Rising sea level overwhelms Jakarta’s Muara Baru 

Muara Baru, North Jakarta, is going under a rising tide of sea water.

The coastal area of Muara Baru, North Jakarta, is going under a rising tide of sea water.  The impact of rising sea level is changing the landscape and wreaking havoc on the daily lives of the people living in North Jakarta, a city of 322,000.
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A view of Muara Baru with the seawall. August 2, 2022.

Udin, a local resident who has been living in Muara Baru for about 40 years, said: “When I was young, maybe around 1985, I remember there was a port with a lot of activity and there was also a mosque.  But since then, with the constant rise in sea level, now, the port is no longer in use and the mosque is abandoned.  The government has even built a seawall around the neighborhood.”

Local resident driving motorcycle beside the seawall around Muara Baru in Jakarta, Indonesia, March 13, 2022.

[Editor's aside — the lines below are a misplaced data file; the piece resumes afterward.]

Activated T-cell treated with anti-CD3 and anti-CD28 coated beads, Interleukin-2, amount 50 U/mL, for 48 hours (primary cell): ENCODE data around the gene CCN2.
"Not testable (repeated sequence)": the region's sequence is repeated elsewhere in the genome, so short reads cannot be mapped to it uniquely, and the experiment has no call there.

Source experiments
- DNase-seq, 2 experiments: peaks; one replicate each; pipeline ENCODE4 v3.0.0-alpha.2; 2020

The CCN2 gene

Diah, a snack seller who has lived in Maura Baru since she is a junior high student, said sea water can flood inland within 15 to 30 minutes without any warning and there is hardly any time to prepare.  “When that happens, I try to save my important documents and I turn off all electrical switches.”  When the sea water rises, Diah also cannot sell her snacks, mainly to the children playing in the neighborhood, because everyone will be hiding indoors.

An abandoned mosque, victim of rising sea level in Maura Baru, Jakarta, Indonesia, July 23, 2022.  

Even with the seawalls, there is a danger that the sea water might rise above them.  Nonetheless, long-time residents here are not willing to relocate.  “This is my home.  I have been living here for so long that I do not know where to go,” said Udin.

Local resident walking on a sunken structure around Muara Baru in Jakarta, Indonesia, July 23, 2022. 

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All photos credit: Iqro Rinaldi.  Top photo: Submerged abandoned mosque.

Iqro Rinaldi

Iqro Rinaldi

Seeing the reality, writing the truth, painting the light. This triangle concept is what I live by as a journalist. With 10 years of photojournalist experience around Jakarta, including the sea coast, I love every little thing about nature and humanity.

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